Nice Tomatoes!

So, while, gardening can bring all sorts of life lessons, it also brings more practical lessons. I’ve learned cold hard truths about some vegetables that I decided to confront head on.

To start, Pumpkin, you are a pain the ass. You take up all sorts of room, going rogue all over the place. I keep having to turn whatever paltry pumpkins pop up so they don’t get that weird flat side that ends up all mealy and nasty. Furthermore, let’s face it, no one is really that interested in you beyond a few weeks in the fall, and that’s basically for decoration. Even if I do raise one of you to maturity, Pumpkin, you are way too much trouble to cook. I’m done with you. You are officially replaced by fake pumpkins for decoration.

Green Pepper, what is it with you? I planted you and your hipster sister, Purple Pepper right next to each other and you both only coughed up a few tiny peppers with oddly thick skin. Cute, but hardly worth the effort. You are done. Conversely, Banana Pepper and Hot Hungarian Wax Pepper? Slow. Down. Pump the breaks already. I’m an Irish gal; I barely know what to do with you. Stop being so pushy, flooding my kitchen with product. And, by the way, how about making it clear which one of you is which? When you get thrown into a basket together, it’s like Russian roulette; it could be an yummy hot/sweet experience, or a blow your doors off, cartoon “ah-OOO-ga” moment. I mean, Banana and Hungarian Wax ... you’re in, but only one plant each.  I can’t deal with more than that. You’re too aggressive.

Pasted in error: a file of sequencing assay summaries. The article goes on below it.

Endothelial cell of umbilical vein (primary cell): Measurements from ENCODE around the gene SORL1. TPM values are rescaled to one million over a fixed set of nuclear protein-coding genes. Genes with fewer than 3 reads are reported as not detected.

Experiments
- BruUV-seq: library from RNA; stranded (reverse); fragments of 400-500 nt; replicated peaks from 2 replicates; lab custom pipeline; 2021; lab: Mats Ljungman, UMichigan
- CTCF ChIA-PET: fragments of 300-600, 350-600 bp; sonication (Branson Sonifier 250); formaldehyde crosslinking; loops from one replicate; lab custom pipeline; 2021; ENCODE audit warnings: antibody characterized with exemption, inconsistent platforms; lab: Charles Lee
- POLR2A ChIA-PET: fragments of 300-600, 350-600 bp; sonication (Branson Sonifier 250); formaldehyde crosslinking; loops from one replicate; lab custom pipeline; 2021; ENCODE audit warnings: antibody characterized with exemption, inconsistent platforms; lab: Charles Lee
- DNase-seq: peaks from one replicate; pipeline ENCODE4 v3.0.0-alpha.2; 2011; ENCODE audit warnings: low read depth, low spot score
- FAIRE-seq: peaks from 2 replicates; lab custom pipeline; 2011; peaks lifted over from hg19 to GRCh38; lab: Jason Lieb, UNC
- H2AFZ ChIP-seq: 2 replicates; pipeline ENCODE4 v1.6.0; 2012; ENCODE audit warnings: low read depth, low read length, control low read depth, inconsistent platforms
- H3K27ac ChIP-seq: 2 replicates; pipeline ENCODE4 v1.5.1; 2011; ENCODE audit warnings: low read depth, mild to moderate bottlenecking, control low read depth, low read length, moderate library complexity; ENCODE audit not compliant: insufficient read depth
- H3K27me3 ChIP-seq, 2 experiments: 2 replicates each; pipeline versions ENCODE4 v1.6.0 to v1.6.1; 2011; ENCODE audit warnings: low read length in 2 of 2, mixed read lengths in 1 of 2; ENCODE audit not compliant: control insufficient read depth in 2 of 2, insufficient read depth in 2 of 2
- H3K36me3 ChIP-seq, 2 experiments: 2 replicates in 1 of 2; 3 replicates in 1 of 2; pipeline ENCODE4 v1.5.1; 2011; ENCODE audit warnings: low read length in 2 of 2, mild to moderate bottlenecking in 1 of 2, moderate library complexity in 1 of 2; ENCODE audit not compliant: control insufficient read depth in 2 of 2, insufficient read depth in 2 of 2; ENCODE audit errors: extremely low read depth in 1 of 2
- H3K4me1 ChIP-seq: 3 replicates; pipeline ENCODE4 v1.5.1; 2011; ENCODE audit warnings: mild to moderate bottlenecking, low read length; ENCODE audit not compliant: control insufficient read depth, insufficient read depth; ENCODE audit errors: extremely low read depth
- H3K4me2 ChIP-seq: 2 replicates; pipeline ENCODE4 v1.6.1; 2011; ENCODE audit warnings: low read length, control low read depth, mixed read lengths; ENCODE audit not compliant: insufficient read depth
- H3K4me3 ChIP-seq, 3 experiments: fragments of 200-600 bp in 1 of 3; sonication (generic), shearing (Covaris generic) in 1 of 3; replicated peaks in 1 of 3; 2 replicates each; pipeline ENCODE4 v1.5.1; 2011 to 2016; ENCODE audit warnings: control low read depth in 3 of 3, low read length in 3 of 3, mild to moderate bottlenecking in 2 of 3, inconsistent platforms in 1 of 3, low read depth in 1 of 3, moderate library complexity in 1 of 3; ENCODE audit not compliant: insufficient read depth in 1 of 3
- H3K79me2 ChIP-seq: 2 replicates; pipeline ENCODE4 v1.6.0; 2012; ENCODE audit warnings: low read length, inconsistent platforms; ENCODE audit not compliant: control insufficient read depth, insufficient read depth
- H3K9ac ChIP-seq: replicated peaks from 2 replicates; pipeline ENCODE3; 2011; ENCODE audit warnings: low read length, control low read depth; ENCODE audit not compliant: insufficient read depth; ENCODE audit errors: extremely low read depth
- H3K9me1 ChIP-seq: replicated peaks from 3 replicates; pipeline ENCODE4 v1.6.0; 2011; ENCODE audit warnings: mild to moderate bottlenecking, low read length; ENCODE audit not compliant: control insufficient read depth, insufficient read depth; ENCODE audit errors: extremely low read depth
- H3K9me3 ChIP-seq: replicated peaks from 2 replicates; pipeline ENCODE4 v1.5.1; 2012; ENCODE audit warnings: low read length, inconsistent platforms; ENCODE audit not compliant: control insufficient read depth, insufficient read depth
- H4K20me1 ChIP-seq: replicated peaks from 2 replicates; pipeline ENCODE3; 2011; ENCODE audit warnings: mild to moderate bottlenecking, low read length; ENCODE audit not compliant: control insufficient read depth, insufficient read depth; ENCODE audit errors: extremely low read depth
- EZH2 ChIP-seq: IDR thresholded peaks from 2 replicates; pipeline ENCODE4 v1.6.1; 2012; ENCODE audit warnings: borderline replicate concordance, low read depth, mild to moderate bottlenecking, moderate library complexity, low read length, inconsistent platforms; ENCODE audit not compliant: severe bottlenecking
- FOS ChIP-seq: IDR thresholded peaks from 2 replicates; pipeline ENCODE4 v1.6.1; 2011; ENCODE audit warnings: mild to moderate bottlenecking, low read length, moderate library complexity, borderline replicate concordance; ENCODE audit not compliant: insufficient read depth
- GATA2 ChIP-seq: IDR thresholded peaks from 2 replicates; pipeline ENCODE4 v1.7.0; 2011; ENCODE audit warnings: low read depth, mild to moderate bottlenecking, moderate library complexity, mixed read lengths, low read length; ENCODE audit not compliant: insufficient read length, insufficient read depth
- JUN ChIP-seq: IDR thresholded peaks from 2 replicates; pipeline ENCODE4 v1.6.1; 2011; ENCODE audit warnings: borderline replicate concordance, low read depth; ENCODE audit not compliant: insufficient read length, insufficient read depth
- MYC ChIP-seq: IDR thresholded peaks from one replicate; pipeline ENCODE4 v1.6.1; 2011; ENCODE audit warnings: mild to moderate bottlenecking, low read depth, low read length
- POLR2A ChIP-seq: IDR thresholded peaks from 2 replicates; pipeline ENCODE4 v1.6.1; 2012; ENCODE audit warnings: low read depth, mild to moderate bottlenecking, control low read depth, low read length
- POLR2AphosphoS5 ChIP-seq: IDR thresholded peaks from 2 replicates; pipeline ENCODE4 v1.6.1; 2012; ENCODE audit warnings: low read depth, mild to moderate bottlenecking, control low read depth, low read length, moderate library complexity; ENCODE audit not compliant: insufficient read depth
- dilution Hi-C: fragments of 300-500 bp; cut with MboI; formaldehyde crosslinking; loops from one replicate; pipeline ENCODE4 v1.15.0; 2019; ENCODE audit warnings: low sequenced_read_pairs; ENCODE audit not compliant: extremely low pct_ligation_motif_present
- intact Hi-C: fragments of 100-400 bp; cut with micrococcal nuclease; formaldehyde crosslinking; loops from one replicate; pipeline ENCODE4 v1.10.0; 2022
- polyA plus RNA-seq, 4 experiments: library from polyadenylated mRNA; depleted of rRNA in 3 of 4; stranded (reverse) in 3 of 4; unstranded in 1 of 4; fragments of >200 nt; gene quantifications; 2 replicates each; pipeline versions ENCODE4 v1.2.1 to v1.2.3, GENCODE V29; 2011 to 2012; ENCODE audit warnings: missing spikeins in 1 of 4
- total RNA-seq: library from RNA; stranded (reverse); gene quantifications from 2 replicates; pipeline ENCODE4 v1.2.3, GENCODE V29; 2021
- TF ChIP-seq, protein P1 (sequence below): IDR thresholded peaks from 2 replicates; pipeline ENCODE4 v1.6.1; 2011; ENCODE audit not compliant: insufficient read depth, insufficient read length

Broccoli and Cauliflower, you are like the Patti Dukes of the garden. Broccoli, you are Patti, all down home and basic. And then there’s you, Cauliflower, the darling of the gluten free set, all trendy and au currant. But …. Broccoli, I’ve always been a fan because you resemble little trees, you’re versatile as a side dish and in salads (especially delicious with bacon, but what isn’t). But to grow you in a garden is a huge bummer. I take my eye off you for a couple of weeks and you get all spindly and leggy … and why so bitter? You're out. Cauliflower, I’m happy for your recent popularity, I really am. You remind me of that awkward boy in grade school that no one really noticed until after he went through puberty and turned into a popular track star hotty. I mean, go you. But again, to grow you in a garden is a study in futility. You’re passive aggressive, you won't grow and don’t seem to want to be there. I don’t have time for you, Cauliflower. I’ll buy you already riced from the grocery store and enjoy you as a gluten free crust on my pizza, but you’re evicted from my garden.

Speaking of vegetable relatives, Zucchini and your cousin Summer Squash, we need to talk. Zucchini, I like you in moderation. If I grow too much of you, which I always do, I can either give you away or make zucchini bread out of you. A vegetable bread? That’s so great! Thank you for being adaptable. You're in, but stay in the slow lane. But Summer Squash? Listen … (sigh) … nobody likes you that much. I’m sorry, but it’s true. I always grow too much of you and I literally cannot give you away. You’re kind of boring, your texture is a little weird and sometimes … sorry … you get these gross knobs all over your skin that are just unappetizing. Ugh. Ok, ok … I’ll keep one plant each of the Zucchini and Summer Squash.. But don’t go all Banana Pepper on me and take over my kitchen. I mean, I can’t make Summer Squash bread.